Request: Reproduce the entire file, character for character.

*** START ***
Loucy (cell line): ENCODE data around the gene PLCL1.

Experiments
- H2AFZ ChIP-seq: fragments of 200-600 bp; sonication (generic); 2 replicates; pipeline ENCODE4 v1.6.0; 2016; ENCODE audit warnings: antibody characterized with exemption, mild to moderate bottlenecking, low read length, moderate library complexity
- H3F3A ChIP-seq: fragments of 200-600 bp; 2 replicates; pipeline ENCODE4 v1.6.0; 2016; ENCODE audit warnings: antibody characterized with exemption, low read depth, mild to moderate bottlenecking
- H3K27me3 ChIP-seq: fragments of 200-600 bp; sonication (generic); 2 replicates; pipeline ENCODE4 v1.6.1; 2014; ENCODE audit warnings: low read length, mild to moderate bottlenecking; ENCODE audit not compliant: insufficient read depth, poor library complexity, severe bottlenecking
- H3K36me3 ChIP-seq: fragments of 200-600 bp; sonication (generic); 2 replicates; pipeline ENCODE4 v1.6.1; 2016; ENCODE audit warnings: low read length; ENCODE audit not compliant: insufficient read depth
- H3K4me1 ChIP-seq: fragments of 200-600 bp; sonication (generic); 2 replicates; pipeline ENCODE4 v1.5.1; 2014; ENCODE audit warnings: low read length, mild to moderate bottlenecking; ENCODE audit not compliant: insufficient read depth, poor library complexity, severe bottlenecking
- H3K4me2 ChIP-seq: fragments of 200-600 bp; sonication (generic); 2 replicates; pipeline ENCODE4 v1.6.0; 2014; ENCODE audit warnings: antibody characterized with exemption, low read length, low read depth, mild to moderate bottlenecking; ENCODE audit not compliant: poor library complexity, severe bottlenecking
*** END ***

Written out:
Loucy (cell line): ENCODE data around the gene PLCL1.

Experiments
- H2AFZ ChIP-seq: fragments of 200-600 bp; sonication (generic); 2 replicates; pipeline ENCODE4 v1.6.0; 2016; ENCODE audit warnings: antibody characterized with exemption, mild to moderate bottlenecking, low read length, moderate library complexity
- H3F3A ChIP-seq: fragments of 200-600 bp; 2 replicates; pipeline ENCODE4 v1.6.0; 2016; ENCODE audit warnings: antibody characterized with exemption, low read depth, mild to moderate bottlenecking
- H3K27me3 ChIP-seq: fragments of 200-600 bp; sonication (generic); 2 replicates; pipeline ENCODE4 v1.6.1; 2014; ENCODE audit warnings: low read length, mild to moderate bottlenecking; ENCODE audit not compliant: insufficient read depth, poor library complexity, severe bottlenecking
- H3K36me3 ChIP-seq: fragments of 200-600 bp; sonication (generic); 2 replicates; pipeline ENCODE4 v1.6.1; 2016; ENCODE audit warnings: low read length; ENCODE audit not compliant: insufficient read depth
- H3K4me1 ChIP-seq: fragments of 200-600 bp; sonication (generic); 2 replicates; pipeline ENCODE4 v1.5.1; 2014; ENCODE audit warnings: low read length, mild to moderate bottlenecking; ENCODE audit not compliant: insufficient read depth, poor library complexity, severe bottlenecking
- H3K4me2 ChIP-seq: fragments of 200-600 bp; sonication (generic); 2 replicates; pipeline ENCODE4 v1.6.0; 2014; ENCODE audit warnings: antibody characterized with exemption, low read length, low read depth, mild to moderate bottlenecking; ENCODE audit not compliant: poor library complexity, severe bottlenecking